UK

Tinder furiously denies discriminating against gay and lesbian users

Josh Milton January 21, 2022
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A phone with the Tinder logo, in front of another Tinder logo

Tinder. (Getty)

Tinder has denied claims it is overcharging young gay and lesbian users for its premium service.

Since-retracted claims by Which? alleged that Tinder was charging young gay and lesbian users in the UK as much as 37 per cent more for its premium service Tinder Plus compared to straight users of the same age.

If true, this would amount to a breach of equality law.

Tinder has resolutely denied any wrongdoing and called the Which? investigation “deeply flawed”, explaining that it offers discounts based on age – something Which? said in an update it was unaware of when it made its claims.

“It is categorically untrue that our pricing structure discriminates in any way by sexual orientation,” a Tinder spokesperson said.

“Any reporting or inference that we do this is patently false and outrageous. The mystery shopping activity of less than 200 people by Which? is deeply flawed and the conclusions cannot be relied upon due to several factors.”

Which? said it asked almost 200 mystery shoppers to create Tinder profiles.

When subscribing to Tinder Plus, which allows swipe-happy users to get unlimited likes and undo accidental selections, the shoppers reportedly encountered a patchwork of prices.

Which? originally said that young gay and lesbian users aged between 18 to 29 were paying £60.15 on average for Tinder Plus – 37 per cent more than straight users in the same age bracket.

However, upon learning of Tinder’s aged-based discounts, Which? updated its story with: “This new information leaves us with no evidence that sexual orientation impacts pricing for young Tinder users. We have therefore removed reference to it from this piece.”

Tinder explained that it offers discounts to users aged 28 and under, and that by using an 18-29 age grouping, Which?’s research was flawed.

“Twenty-nine-year-olds do not receive discounted pricing options, therefore every 29 year old would have seen a higher price point,” it said. “By including 29-year-olds in that group, it completely invalidates the credibility of this report.”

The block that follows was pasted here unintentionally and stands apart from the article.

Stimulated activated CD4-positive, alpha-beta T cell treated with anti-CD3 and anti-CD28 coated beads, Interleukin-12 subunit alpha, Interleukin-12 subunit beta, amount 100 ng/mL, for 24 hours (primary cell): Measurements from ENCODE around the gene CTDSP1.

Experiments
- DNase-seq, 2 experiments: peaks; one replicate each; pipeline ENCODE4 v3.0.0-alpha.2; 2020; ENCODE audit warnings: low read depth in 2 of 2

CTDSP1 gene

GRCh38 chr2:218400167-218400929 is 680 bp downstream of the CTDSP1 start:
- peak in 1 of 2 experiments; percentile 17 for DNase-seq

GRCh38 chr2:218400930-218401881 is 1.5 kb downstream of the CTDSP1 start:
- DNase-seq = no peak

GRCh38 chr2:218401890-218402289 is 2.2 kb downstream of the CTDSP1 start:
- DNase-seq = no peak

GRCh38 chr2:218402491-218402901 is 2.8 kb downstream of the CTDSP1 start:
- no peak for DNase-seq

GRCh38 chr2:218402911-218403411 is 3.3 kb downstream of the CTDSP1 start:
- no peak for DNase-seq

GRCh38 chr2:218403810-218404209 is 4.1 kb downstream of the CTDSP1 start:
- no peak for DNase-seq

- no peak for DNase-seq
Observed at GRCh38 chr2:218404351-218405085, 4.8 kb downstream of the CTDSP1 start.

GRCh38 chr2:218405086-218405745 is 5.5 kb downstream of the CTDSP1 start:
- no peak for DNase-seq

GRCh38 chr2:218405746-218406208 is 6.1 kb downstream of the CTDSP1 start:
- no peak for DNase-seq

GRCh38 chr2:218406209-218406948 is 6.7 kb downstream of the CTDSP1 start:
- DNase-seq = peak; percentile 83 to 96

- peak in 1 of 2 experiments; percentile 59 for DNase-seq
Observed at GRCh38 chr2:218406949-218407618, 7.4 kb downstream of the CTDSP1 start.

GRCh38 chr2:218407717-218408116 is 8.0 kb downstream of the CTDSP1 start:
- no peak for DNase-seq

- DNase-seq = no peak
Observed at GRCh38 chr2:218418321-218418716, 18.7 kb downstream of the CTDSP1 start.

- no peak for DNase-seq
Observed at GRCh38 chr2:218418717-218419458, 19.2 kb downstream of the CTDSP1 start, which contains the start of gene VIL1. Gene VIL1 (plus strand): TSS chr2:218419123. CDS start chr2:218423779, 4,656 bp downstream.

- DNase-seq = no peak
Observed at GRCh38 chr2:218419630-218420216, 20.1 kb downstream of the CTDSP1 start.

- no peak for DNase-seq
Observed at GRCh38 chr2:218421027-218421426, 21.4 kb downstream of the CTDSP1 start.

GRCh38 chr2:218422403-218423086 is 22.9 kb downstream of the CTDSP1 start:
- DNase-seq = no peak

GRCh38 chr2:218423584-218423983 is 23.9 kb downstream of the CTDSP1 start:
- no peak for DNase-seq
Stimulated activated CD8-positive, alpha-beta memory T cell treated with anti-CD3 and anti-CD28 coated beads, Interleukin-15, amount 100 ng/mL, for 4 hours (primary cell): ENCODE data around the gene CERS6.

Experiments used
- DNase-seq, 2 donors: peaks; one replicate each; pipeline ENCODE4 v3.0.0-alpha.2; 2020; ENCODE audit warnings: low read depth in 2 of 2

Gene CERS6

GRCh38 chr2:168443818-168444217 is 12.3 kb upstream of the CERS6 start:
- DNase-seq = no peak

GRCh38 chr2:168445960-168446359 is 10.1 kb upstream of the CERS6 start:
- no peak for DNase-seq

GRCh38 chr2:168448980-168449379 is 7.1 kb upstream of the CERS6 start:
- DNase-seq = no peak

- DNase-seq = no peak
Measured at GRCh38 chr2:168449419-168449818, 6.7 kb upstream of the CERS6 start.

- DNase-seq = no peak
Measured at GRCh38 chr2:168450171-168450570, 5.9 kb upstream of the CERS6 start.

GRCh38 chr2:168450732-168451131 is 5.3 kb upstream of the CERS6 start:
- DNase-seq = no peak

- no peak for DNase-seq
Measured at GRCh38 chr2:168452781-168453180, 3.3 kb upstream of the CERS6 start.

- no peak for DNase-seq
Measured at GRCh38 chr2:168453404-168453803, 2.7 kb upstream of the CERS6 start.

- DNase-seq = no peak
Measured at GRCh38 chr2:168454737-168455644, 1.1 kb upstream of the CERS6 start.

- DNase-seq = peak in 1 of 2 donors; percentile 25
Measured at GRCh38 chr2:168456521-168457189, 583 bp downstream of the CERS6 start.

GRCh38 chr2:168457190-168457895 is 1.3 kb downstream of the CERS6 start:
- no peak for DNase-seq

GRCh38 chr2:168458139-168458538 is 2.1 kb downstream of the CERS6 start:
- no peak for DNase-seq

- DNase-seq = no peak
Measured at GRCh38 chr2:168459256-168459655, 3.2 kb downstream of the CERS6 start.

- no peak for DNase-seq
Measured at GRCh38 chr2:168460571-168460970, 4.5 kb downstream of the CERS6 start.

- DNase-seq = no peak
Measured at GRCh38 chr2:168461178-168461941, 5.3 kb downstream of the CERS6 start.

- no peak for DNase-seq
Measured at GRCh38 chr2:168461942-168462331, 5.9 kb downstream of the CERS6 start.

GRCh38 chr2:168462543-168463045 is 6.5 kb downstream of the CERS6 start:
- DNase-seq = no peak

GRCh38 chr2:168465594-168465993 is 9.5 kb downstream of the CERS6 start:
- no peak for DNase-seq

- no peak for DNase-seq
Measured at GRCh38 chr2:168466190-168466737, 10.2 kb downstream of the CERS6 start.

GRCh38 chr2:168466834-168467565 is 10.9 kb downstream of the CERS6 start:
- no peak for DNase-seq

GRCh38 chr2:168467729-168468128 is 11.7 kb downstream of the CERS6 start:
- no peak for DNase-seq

The ICO previously said it would assess the Which? report on Tinder’s pricing.

A ICO spokesperson said: “Organisations must use personal data lawfully, fairly and transparently. That means organisations must only use people’s data in ways they would reasonably expect, and be clear with people about why they need their personal data and what they will do with it.

“Which? has made us aware of this matter and we will assess the information provided.”

An EHRC spokesperson said earlier: “As Britain’s equality regulator it is our job to protect, uphold and enforce equality laws. We take reports of discrimination very seriously.

“This report of potential discrimination by Tinder is concerning. We will consider these findings by Which? and respond in due course.”

Tinder added: Despite Which?’s egregious reporting, we welcome the opportunity to speak with regulators and NGOs to clarify any concerns they may have. Sloppy, flawed or negligent reporting that is defamatory is not acceptable, and we will hold Which? accountable.”

Which? also reported that older users (regardless of sexual orientation) were charged more than younger users, with those aged 30-49 paying 48 per cent more, and over 50s paying 46 per cent more.

Updated following further clarification from Which?.

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